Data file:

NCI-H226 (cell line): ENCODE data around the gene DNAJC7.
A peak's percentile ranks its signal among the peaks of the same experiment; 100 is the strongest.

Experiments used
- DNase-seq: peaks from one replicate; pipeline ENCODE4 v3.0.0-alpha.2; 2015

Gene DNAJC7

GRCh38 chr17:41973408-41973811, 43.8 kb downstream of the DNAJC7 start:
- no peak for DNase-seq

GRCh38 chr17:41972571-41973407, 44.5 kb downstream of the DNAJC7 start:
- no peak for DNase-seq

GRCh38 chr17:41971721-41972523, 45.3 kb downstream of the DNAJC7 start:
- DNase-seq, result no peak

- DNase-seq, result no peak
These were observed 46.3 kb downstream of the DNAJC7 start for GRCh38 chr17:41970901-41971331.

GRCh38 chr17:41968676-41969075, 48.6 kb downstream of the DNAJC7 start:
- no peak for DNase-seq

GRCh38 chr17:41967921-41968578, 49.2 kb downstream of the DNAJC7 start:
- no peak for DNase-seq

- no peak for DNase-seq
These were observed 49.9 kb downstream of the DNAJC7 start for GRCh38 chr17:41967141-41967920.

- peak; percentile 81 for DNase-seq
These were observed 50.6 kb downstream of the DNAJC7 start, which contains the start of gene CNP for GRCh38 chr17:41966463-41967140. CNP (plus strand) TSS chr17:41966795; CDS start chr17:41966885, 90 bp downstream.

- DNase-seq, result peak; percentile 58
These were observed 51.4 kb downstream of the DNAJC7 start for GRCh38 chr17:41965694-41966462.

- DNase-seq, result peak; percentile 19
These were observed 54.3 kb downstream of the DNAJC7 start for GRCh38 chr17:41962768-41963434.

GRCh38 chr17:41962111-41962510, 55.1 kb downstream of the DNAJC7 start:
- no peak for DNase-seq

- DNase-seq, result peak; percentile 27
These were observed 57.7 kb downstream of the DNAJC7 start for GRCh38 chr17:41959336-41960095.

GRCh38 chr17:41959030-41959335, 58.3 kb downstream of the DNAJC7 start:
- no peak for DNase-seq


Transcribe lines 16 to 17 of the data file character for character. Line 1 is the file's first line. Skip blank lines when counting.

GRCh38 chr17:41967921-41968578, 49.2 kb downstream of the DNAJC7 start:
- no peak for DNase-seq